Nov. 14 (Bloomberg) -- The Port of Hamburg increased container volumes by 15 percent in the first nine months of the year on trade with Asia and eastern Europe, helping it overtake Antwerp as Europe’s second-largest container port.
The number of standard containers, known as TEU, rose to 6.8 million in the nine months through September while total trade volumes rose 11 percent to 99 million tons, the Port of Hamburg said in a statement today. In Antwerp, container volumes increased 3.1 percent to 6.5 million TEU in the same period, while Rotterdam, Europe’s largest port, had an almost 8 percent rise to 9 million TEU, according to those two ports.
Hamburg fell behind Antwerp in 2009 after the global economic crisis led to a decline in volumes. An increase in trade with eastern Europe and Asia is now benefiting Germany’s biggest port as Europe’s sovereign debt crisis hampers growth in the region’s largest economies.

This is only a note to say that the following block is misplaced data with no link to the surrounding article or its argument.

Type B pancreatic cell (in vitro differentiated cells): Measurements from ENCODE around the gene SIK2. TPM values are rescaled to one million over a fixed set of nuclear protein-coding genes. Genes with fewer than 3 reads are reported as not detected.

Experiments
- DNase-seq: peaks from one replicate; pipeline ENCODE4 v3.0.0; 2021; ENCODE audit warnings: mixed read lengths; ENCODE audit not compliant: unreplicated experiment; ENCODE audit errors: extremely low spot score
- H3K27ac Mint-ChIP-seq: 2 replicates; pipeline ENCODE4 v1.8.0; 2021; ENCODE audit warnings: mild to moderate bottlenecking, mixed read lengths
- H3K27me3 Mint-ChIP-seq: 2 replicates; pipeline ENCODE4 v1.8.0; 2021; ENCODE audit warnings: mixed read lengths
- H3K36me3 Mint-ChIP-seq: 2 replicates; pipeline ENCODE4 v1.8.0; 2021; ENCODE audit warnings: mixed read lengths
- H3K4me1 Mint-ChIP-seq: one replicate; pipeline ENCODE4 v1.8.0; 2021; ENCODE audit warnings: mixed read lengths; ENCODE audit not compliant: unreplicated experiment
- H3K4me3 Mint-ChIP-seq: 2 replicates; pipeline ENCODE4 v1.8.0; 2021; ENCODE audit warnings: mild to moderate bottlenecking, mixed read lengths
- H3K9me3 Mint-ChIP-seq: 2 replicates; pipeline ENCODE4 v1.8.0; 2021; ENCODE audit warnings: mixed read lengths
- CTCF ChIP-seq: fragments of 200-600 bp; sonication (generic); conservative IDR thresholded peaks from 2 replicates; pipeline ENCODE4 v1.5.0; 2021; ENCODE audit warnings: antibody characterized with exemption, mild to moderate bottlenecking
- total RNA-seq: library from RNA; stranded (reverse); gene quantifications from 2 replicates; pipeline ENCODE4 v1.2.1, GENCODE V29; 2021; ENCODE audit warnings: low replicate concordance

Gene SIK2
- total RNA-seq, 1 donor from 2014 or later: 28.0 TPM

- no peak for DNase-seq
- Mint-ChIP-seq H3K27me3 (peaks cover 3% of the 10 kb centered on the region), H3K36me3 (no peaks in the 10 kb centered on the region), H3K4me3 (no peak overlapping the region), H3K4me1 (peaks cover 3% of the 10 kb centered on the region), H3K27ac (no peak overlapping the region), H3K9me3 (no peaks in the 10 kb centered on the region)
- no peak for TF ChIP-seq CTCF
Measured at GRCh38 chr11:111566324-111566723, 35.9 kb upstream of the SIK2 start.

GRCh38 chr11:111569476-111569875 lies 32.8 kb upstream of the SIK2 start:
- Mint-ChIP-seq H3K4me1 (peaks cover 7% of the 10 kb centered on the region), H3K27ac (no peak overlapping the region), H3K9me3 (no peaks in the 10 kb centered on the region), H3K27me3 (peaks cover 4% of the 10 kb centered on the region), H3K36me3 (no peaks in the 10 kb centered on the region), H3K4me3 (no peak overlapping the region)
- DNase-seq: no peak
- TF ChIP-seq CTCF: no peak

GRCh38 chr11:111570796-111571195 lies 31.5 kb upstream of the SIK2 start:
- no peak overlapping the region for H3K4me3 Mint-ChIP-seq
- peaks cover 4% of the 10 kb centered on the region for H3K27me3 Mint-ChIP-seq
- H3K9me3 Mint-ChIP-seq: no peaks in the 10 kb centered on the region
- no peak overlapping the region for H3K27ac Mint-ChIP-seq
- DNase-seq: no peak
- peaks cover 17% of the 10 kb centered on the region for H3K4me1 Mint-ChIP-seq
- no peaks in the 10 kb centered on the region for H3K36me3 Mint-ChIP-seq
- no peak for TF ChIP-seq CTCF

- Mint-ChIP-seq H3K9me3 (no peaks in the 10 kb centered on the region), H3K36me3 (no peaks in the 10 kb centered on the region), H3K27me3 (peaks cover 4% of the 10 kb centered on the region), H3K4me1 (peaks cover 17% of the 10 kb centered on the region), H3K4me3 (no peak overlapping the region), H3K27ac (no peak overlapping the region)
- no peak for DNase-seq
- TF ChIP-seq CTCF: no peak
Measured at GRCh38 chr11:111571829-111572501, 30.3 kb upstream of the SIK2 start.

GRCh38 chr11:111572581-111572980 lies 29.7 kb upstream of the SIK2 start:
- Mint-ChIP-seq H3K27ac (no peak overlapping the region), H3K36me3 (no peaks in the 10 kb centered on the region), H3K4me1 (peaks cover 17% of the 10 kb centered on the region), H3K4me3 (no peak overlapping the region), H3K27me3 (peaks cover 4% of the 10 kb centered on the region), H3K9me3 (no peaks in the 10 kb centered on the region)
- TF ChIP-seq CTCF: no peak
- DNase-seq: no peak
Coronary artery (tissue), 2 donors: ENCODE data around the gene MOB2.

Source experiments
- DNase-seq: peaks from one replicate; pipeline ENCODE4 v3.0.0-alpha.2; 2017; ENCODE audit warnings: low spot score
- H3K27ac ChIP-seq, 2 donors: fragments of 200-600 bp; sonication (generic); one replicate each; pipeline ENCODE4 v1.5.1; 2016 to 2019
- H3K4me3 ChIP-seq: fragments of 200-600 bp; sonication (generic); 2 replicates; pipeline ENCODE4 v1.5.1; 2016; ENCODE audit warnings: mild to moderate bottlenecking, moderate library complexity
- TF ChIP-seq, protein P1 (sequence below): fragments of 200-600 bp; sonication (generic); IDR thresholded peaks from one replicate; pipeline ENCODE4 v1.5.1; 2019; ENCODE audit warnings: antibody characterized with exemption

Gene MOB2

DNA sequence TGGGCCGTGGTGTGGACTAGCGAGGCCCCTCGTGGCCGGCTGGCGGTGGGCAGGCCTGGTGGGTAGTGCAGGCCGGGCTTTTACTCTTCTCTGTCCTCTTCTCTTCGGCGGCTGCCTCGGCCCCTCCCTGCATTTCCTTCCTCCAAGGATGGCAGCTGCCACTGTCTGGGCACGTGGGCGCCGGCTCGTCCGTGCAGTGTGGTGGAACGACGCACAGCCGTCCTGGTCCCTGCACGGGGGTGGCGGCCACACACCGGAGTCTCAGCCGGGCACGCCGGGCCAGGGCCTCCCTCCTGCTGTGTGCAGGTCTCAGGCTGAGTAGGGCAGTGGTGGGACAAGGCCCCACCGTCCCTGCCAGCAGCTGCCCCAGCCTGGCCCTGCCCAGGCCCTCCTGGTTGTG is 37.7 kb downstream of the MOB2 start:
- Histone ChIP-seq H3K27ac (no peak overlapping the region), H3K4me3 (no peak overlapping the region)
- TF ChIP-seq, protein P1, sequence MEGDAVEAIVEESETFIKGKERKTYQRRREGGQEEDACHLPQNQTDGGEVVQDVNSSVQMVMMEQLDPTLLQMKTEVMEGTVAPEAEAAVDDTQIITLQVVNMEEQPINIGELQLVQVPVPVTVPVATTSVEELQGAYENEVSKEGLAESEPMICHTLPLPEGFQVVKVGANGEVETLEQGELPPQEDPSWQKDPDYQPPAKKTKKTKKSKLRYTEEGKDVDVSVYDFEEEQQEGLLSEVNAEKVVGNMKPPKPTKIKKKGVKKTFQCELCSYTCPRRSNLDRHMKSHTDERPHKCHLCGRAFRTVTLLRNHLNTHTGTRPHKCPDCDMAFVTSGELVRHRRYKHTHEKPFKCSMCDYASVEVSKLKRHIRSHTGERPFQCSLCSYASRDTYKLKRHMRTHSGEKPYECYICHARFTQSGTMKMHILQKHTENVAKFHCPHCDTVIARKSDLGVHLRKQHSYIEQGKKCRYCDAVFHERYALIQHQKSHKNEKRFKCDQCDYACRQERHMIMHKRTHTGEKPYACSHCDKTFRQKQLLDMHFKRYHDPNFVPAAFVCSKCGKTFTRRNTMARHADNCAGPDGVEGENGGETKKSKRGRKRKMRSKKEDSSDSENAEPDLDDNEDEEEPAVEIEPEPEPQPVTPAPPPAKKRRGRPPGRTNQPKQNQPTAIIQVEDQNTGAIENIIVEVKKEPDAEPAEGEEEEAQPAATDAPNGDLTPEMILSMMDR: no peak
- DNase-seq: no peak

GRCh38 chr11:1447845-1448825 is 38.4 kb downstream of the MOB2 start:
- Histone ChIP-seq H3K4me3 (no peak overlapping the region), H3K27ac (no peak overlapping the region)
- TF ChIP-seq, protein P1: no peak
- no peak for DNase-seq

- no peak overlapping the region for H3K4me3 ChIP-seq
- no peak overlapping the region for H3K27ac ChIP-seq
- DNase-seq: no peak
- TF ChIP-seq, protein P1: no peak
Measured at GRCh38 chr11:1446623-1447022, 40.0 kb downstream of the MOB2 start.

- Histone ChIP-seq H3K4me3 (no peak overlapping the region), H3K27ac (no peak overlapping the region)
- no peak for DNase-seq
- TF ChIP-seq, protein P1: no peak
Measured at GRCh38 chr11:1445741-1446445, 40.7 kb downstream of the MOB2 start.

“We don’t expect to see a decline in the seaborne trade with the important markets of China, Asia, America and the countries in the Baltic Sea region” in 2012, Port of Hamburg Marketing Chief Executive Officer Claudia Roller said today.
Container volumes between Hamburg and north-east Asia rose 12 percent while the number of units transported to and from countries on the Baltic Sea advanced 28 percent in the first nine months.
Hamburg forecast an increase in container volumes of 14 percent to 9 million TEU and a 10 percent rise in total trade volumes to 133 million tons for the full year.
In the first six months of this year, Hamburg handled 4.3 million TEU while Antwerp reported volumes of 4.4 million TEU.
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